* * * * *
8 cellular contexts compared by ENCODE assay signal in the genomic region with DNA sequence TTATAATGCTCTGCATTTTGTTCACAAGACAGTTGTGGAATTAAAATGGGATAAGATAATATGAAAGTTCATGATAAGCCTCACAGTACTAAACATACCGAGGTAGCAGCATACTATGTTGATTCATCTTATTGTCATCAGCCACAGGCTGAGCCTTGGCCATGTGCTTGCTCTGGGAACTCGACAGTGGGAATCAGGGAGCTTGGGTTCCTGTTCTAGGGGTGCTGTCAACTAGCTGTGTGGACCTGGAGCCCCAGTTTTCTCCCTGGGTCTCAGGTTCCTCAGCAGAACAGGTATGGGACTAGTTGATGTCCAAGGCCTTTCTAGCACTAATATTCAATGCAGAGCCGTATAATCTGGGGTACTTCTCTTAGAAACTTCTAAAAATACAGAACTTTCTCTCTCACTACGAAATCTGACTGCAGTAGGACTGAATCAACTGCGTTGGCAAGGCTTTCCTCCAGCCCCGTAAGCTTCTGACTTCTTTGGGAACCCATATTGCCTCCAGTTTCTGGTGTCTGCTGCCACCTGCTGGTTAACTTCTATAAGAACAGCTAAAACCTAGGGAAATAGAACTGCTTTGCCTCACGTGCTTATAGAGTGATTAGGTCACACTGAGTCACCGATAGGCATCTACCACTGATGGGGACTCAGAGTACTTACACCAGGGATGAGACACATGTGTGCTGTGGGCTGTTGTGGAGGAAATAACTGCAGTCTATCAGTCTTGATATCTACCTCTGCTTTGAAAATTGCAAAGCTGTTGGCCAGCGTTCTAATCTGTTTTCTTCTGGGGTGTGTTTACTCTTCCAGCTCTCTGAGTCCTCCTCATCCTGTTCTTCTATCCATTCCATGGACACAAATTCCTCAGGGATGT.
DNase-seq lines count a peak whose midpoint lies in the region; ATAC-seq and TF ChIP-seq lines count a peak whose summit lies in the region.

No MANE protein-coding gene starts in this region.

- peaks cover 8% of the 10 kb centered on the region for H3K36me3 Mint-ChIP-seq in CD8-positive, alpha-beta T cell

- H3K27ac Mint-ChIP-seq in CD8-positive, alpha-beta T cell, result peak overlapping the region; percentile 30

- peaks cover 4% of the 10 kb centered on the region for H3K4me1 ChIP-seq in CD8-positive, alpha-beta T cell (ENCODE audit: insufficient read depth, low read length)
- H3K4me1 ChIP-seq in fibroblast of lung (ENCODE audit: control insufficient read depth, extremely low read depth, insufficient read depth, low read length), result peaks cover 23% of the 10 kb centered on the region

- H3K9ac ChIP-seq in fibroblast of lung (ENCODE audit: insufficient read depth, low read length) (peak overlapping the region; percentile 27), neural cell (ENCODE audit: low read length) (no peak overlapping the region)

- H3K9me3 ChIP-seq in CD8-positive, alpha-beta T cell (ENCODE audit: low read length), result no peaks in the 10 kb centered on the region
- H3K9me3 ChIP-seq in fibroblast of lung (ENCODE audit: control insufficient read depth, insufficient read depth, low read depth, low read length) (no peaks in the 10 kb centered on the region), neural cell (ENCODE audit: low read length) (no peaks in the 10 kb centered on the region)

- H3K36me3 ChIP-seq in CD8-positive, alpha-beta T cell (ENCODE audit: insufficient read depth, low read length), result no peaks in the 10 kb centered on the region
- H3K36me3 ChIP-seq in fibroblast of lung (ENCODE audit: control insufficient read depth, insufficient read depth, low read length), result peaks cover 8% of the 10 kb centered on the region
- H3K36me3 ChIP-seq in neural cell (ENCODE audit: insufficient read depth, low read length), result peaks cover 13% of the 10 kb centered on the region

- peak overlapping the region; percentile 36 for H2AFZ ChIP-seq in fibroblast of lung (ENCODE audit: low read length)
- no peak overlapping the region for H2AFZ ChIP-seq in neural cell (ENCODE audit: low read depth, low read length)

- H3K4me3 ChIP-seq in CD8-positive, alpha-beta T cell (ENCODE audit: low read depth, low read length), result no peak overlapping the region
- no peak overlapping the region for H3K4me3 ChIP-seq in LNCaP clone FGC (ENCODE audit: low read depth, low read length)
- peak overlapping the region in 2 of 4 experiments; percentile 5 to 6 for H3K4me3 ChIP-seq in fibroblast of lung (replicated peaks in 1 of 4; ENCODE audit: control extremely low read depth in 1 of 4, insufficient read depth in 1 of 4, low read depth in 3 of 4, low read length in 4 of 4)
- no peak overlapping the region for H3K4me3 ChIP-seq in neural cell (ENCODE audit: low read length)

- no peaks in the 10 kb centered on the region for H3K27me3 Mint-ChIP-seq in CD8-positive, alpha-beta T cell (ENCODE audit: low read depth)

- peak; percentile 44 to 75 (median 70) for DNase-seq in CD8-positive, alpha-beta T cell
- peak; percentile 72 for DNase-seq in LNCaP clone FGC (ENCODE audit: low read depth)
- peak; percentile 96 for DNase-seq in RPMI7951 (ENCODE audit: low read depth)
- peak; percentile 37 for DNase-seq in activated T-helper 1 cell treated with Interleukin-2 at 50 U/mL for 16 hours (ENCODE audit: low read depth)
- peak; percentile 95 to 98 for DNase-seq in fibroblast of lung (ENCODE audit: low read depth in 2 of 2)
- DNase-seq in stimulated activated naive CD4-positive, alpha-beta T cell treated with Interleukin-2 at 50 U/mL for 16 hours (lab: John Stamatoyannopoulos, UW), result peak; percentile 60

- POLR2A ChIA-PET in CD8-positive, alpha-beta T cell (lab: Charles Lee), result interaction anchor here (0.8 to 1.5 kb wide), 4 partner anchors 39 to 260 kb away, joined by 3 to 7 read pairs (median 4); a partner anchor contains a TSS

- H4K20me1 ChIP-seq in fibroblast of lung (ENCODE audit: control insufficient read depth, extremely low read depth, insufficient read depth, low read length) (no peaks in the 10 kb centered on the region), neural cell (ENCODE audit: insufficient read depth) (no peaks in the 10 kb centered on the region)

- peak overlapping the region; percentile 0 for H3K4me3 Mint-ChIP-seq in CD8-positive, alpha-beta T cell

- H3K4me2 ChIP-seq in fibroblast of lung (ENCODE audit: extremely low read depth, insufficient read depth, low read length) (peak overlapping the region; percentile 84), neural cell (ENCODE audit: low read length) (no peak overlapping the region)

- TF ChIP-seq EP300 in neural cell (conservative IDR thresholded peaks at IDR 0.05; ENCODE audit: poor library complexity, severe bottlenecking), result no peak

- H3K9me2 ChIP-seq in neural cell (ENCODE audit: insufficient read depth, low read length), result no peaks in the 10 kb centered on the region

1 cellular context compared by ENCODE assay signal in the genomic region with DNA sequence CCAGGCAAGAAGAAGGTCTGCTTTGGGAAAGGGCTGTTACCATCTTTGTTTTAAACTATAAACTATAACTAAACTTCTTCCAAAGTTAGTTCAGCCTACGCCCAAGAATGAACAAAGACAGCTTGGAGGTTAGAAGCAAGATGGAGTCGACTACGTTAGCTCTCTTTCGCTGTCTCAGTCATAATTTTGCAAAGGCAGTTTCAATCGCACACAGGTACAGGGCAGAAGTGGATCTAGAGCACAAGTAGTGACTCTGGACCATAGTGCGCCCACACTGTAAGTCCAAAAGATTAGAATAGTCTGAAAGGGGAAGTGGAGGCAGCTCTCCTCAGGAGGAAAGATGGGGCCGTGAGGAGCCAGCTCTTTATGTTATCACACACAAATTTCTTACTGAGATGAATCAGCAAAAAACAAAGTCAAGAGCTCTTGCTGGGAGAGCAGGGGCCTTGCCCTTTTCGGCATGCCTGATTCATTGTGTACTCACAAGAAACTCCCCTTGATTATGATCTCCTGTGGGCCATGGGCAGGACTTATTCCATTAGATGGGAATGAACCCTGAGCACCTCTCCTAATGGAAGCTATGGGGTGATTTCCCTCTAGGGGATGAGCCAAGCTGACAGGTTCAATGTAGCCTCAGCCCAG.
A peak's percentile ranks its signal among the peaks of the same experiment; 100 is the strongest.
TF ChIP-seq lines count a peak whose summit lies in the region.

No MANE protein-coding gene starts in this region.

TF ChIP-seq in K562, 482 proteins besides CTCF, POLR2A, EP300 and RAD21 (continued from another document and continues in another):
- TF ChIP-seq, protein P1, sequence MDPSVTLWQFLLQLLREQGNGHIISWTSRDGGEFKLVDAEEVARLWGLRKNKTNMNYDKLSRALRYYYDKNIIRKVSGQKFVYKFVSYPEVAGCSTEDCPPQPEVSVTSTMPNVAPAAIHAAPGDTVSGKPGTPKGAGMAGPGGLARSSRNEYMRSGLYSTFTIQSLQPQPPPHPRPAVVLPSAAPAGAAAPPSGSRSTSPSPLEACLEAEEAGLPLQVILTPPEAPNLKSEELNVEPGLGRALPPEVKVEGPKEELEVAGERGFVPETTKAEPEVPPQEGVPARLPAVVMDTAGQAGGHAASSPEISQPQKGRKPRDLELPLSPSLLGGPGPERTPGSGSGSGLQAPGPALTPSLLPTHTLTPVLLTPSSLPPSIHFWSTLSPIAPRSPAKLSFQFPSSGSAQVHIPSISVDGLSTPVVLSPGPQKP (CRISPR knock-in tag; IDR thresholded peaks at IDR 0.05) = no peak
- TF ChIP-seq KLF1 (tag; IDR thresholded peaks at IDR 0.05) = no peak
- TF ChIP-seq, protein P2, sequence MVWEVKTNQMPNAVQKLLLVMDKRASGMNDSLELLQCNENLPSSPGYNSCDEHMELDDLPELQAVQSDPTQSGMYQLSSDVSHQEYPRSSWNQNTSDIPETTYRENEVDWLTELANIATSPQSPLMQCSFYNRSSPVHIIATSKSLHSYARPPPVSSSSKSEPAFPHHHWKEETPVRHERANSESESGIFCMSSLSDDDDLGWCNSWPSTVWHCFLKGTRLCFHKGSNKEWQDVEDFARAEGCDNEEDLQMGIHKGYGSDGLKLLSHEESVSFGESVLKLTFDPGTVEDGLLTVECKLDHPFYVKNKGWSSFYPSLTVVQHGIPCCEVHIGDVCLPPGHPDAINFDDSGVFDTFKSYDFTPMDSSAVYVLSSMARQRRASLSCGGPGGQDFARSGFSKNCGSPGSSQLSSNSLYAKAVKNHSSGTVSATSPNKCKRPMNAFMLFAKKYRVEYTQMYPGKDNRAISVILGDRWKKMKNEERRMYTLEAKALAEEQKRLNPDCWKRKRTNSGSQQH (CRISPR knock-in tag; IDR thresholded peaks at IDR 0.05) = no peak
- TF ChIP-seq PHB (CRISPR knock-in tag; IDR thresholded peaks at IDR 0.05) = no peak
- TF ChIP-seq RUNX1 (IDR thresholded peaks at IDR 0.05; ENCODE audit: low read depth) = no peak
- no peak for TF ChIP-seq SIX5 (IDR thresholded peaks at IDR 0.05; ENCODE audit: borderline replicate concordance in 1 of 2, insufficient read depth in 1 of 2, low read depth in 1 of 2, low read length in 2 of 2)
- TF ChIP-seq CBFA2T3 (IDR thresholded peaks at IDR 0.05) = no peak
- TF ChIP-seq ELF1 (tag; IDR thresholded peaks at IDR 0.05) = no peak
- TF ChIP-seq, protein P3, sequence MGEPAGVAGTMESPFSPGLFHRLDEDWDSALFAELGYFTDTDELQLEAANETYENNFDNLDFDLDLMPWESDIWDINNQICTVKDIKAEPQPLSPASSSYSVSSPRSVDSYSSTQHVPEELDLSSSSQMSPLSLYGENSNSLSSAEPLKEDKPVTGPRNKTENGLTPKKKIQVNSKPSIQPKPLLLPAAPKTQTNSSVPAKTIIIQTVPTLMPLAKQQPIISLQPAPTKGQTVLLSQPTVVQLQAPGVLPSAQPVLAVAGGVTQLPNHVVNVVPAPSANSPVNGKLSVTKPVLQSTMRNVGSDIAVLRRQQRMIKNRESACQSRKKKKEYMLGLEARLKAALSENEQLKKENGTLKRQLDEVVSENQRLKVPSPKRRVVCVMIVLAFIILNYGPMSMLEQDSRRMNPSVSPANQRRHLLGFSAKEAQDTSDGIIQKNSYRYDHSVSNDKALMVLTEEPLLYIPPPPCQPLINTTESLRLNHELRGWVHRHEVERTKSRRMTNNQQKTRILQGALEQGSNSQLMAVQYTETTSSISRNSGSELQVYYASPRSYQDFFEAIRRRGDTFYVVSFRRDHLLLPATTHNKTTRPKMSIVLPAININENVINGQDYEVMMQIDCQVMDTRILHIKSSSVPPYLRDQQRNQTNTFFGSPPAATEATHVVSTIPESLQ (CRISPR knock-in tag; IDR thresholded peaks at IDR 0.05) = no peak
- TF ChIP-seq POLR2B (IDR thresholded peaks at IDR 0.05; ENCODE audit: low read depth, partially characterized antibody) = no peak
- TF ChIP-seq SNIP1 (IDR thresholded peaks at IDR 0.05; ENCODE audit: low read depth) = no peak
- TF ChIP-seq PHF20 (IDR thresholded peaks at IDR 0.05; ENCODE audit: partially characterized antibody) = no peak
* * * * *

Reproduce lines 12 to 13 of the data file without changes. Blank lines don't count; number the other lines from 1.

- H3K36me3 ChIP-seq in fibroblast of lung (ENCODE audit: control insufficient read depth, insufficient read depth, low read length), result peaks cover 8% of the 10 kb centered on the region
- H3K36me3 ChIP-seq in neural cell (ENCODE audit: insufficient read depth, low read length), result peaks cover 13% of the 10 kb centered on the region